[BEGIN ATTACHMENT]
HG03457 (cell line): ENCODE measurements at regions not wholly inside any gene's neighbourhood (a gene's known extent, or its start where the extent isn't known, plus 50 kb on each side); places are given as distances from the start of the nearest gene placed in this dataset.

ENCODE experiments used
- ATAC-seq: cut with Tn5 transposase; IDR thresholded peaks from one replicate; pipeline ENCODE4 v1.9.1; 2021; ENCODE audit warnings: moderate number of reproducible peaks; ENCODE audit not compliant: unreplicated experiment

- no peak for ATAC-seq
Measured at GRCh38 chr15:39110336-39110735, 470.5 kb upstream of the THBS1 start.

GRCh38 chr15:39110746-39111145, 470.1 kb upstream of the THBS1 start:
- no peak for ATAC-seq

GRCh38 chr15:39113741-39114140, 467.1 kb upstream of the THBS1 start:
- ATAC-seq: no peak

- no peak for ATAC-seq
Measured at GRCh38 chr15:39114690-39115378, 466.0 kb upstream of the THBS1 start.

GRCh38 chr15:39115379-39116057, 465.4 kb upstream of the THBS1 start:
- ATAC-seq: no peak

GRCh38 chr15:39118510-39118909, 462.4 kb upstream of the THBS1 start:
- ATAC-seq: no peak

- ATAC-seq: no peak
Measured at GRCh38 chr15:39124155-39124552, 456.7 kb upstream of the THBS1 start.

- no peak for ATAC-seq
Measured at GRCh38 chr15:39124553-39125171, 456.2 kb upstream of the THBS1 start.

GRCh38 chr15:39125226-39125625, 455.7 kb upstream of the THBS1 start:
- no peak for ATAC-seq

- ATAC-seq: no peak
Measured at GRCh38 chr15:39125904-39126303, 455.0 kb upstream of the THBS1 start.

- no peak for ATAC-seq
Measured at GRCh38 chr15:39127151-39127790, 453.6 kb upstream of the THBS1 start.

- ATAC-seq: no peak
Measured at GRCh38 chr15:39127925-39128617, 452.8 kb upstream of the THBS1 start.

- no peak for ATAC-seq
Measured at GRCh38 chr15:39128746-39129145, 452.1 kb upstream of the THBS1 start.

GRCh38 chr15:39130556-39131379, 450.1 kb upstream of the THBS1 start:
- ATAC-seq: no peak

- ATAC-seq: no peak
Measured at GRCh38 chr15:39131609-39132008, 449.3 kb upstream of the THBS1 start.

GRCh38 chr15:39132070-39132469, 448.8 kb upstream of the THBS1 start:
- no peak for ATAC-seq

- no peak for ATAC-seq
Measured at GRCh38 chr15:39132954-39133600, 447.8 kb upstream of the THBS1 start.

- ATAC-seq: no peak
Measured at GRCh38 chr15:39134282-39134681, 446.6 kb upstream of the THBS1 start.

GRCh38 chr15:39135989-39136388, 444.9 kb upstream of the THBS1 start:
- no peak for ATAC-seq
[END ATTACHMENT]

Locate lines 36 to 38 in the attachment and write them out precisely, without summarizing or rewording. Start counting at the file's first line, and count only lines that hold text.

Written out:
- no peak for ATAC-seq
Measured at GRCh38 chr15:39132954-39133600, 447.8 kb upstream of the THBS1 start.

- ATAC-seq: no peak